Once you know this, you can decide which speed is best for you. The most influential factors in this decision will be the number of people living in the household, what your daily needs are and the amount you want to spend each month on your NBN plan.

Home Basic I/NBN 12

Because the Home Basic I speed tier has a maximum download speed of 12Mbps, it’s only going to be good for basic tasks and for households with just one, maybe two users.

Before the advent of streaming services and our incessant need to binge watch the latest TV shows and movies, a maximum download speed of 12Mbps was enough for everyday tasks such as browsing the internet and downloading some files.

But now that we have full HD and 4K Ultra HD streaming, our need for a much faster internet connection has become almost a necessity. An NBN 12 plan will now only be good enough for streaming video and music content in standard quality, browsing the internet, accessing social media and downloading small files.

The advantage of an NBN 12 plan is that they are the most affordable (although some NBN 25 and NBN 50 plans don’t cost that much more).

Home Basic II/NBN 25

NBN 25 plans are good for homes with just one or two people who want to perform slightly more internet-intensive tasks. These can include streaming video and music in a higher quality (up to full HD for video) and enjoying faster page loading speeds when browsing the web.

It might be possible to stream select 4K video content, but only on one device at a time. With an NBN 25 connection, two users should be able to comfortably browse, stream and download at the same time.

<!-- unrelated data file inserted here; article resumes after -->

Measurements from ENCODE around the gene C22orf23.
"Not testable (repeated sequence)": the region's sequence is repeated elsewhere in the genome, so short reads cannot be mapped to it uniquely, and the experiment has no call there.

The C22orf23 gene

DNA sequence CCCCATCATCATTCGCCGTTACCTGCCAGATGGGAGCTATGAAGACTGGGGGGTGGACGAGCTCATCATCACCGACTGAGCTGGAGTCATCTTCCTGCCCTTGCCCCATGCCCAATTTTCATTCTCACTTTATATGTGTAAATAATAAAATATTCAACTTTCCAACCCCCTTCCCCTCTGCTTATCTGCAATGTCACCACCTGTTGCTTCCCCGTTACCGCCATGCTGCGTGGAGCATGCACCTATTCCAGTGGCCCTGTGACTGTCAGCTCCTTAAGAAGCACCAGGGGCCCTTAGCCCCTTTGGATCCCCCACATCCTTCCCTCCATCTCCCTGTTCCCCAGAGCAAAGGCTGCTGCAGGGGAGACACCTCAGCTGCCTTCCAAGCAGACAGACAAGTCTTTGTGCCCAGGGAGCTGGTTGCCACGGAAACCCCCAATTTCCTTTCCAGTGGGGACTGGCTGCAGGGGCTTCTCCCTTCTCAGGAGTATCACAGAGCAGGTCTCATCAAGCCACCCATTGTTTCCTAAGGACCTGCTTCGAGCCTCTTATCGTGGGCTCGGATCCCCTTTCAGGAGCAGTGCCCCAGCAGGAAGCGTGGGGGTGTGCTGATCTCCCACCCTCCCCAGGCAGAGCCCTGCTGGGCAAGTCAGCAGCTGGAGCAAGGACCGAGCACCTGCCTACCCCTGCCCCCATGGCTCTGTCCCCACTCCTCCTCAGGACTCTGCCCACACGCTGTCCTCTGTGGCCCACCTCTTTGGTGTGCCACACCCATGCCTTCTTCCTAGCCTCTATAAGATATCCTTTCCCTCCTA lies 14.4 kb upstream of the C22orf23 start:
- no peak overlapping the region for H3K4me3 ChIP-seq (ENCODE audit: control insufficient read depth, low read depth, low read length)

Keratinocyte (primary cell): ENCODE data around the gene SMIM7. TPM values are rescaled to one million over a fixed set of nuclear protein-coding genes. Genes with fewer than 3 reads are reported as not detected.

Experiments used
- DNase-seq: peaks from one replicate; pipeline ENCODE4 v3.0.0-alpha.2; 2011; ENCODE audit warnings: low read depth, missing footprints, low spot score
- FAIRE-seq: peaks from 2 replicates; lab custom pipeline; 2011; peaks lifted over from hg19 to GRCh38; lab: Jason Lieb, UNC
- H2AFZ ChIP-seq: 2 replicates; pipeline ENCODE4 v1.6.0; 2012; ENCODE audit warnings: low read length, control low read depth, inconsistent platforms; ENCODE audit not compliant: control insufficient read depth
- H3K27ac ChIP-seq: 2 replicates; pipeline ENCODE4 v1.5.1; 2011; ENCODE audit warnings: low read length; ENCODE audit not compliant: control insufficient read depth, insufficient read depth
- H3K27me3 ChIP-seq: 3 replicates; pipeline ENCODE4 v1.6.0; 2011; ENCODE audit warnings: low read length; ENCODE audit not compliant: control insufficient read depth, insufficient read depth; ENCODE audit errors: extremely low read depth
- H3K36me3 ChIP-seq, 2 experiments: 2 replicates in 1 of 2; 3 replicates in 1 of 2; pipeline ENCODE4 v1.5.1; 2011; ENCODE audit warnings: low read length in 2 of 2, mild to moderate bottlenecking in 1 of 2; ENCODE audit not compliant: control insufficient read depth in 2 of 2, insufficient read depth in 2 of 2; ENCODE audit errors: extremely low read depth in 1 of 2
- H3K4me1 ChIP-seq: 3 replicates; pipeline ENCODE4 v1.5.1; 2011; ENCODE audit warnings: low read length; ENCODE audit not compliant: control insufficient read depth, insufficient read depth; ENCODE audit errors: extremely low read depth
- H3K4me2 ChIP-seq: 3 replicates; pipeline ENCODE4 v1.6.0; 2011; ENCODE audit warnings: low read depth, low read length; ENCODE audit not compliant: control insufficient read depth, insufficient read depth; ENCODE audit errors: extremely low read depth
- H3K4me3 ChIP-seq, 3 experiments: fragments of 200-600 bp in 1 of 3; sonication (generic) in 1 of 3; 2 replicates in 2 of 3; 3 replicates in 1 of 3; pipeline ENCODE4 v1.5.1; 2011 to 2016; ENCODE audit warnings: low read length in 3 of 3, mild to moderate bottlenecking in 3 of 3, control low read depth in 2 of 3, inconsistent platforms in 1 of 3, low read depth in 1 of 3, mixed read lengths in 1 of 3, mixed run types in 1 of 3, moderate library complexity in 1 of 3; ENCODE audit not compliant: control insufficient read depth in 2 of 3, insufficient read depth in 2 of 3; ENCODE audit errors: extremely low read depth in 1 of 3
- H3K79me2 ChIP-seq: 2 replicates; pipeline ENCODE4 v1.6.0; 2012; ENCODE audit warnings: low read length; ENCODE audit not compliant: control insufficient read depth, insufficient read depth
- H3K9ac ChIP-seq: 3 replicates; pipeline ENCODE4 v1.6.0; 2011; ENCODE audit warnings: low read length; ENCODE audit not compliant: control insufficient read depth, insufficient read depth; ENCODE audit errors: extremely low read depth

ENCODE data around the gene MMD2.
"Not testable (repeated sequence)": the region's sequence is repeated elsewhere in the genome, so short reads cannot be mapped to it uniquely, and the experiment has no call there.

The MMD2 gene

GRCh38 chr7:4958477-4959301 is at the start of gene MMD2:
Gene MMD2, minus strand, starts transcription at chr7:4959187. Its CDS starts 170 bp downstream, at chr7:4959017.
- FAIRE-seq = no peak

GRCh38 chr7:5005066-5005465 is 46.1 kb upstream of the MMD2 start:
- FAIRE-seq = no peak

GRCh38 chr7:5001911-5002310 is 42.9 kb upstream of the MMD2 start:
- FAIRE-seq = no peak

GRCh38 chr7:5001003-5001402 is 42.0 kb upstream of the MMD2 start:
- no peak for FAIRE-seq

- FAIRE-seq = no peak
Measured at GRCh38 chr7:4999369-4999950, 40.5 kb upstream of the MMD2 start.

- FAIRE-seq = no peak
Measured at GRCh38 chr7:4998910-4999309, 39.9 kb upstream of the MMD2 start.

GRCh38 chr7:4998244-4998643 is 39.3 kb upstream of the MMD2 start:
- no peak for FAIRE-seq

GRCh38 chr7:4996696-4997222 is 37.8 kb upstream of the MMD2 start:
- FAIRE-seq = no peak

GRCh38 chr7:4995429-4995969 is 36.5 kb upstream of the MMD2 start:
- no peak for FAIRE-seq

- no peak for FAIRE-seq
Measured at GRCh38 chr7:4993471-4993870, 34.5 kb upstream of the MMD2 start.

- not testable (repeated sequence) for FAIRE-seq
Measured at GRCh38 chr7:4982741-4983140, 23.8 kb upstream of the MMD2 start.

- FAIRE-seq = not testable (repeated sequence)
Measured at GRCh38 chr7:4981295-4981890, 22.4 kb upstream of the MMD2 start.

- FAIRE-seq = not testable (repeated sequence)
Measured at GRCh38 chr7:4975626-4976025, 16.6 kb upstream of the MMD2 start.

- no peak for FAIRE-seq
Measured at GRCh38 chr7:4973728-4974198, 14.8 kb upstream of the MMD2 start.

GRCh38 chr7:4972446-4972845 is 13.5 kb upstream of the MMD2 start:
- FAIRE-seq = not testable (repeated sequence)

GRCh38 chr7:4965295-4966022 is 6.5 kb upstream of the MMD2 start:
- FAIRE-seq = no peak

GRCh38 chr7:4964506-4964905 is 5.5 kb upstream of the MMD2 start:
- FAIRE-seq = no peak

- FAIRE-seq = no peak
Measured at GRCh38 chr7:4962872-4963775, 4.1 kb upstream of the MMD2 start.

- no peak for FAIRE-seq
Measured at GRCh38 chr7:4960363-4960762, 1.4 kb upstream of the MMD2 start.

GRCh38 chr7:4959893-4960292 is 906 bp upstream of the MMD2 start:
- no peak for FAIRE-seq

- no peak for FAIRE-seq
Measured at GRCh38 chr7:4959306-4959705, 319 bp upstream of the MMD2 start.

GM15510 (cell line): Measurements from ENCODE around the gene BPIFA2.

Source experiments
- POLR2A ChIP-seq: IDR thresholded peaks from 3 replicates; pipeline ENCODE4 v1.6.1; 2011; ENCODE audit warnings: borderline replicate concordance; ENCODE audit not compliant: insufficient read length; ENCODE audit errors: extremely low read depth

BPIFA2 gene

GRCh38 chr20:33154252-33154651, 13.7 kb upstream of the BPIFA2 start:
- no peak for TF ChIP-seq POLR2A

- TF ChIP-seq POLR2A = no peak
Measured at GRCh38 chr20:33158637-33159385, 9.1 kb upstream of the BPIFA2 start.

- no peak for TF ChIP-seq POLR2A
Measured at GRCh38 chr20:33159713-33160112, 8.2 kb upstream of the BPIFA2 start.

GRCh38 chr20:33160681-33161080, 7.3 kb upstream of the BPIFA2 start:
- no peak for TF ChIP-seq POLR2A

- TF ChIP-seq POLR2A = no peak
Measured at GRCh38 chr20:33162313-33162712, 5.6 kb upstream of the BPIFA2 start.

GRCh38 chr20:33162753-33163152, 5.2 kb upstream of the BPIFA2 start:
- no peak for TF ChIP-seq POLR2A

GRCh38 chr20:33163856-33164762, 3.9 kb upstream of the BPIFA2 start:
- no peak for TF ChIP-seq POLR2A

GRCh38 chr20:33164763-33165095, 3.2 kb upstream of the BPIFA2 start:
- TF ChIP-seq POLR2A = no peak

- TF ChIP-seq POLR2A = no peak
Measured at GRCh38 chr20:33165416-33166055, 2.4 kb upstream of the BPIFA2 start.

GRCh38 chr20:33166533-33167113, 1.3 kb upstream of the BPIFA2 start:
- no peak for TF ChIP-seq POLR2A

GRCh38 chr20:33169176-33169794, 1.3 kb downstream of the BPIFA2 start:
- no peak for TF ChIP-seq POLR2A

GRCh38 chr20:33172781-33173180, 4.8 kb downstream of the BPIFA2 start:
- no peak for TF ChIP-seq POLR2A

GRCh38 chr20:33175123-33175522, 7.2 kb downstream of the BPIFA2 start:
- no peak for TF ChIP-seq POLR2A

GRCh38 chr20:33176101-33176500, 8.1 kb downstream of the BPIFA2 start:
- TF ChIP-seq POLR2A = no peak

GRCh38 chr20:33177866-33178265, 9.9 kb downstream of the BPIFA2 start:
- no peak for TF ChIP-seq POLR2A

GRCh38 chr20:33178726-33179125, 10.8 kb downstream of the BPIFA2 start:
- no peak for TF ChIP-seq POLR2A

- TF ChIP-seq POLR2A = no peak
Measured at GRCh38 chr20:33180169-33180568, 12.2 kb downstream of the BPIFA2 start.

Home Standard/NBN 50

NBN 50 is the most common speed tier used in Australia. A 50Mbps connection is good enough for up to four people to access the internet at the same time.

NBN 50 plans will allow you to stream content in up to 4K quality (although the NBN says you can only realistically experience up to full HD quality), download large files, work from home without interruption and play online games.

Home Fast/NBN 100

NBN 100 can theoretically be accessed by all NBN connection types, so if you have a multiple user household, or you just have a couple of people who want to enjoy fast download speeds and 4K video streaming, then it’s the plan to go for.

NBN 100 plans will, of course, be more expensive than others (although they’ll cost less than NBN 250 and NBN 1000), but they offer the best possible experience for all Australians.

Home Superfast/NBN 250

If you have multiple devices that you want to stream 4K or even 8K content (if you can find it) on, then you’ll need an NBN 250 plan. If you play online games regularly and a smooth experience is absolutely necessary, then you’ll also want to think about getting an NBN 250 plan.